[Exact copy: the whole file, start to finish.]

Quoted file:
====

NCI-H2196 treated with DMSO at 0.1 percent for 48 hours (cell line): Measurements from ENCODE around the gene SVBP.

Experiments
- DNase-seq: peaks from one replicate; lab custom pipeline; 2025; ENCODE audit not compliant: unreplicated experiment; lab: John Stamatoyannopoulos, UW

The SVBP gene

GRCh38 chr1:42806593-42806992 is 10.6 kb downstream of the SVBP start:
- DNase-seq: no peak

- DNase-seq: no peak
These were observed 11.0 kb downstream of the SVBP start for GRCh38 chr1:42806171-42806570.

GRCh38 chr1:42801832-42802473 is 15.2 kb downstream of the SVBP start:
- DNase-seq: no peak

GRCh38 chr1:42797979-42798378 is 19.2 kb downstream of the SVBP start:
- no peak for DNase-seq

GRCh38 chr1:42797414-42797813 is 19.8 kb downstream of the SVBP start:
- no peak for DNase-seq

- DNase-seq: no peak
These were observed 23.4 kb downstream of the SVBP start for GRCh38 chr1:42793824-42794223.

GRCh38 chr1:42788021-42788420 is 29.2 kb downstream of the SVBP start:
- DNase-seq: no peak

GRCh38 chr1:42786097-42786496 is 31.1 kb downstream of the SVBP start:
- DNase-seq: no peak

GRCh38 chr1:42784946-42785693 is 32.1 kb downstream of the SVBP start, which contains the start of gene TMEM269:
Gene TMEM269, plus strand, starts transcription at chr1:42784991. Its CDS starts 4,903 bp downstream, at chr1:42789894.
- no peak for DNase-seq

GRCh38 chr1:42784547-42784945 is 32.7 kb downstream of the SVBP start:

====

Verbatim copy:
NCI-H2196 treated with DMSO at 0.1 percent for 48 hours (cell line): Measurements from ENCODE around the gene SVBP.

Experiments
- DNase-seq: peaks from one replicate; lab custom pipeline; 2025; ENCODE audit not compliant: unreplicated experiment; lab: John Stamatoyannopoulos, UW

The SVBP gene

GRCh38 chr1:42806593-42806992 is 10.6 kb downstream of the SVBP start:
- DNase-seq: no peak

- DNase-seq: no peak
These were observed 11.0 kb downstream of the SVBP start for GRCh38 chr1:42806171-42806570.

GRCh38 chr1:42801832-42802473 is 15.2 kb downstream of the SVBP start:
- DNase-seq: no peak

GRCh38 chr1:42797979-42798378 is 19.2 kb downstream of the SVBP start:
- no peak for DNase-seq

GRCh38 chr1:42797414-42797813 is 19.8 kb downstream of the SVBP start:
- no peak for DNase-seq

- DNase-seq: no peak
These were observed 23.4 kb downstream of the SVBP start for GRCh38 chr1:42793824-42794223.

GRCh38 chr1:42788021-42788420 is 29.2 kb downstream of the SVBP start:
- DNase-seq: no peak

GRCh38 chr1:42786097-42786496 is 31.1 kb downstream of the SVBP start:
- DNase-seq: no peak

GRCh38 chr1:42784946-42785693 is 32.1 kb downstream of the SVBP start, which contains the start of gene TMEM269:
Gene TMEM269, plus strand, starts transcription at chr1:42784991. Its CDS starts 4,903 bp downstream, at chr1:42789894.
- no peak for DNase-seq

GRCh38 chr1:42784547-42784945 is 32.7 kb downstream of the SVBP start: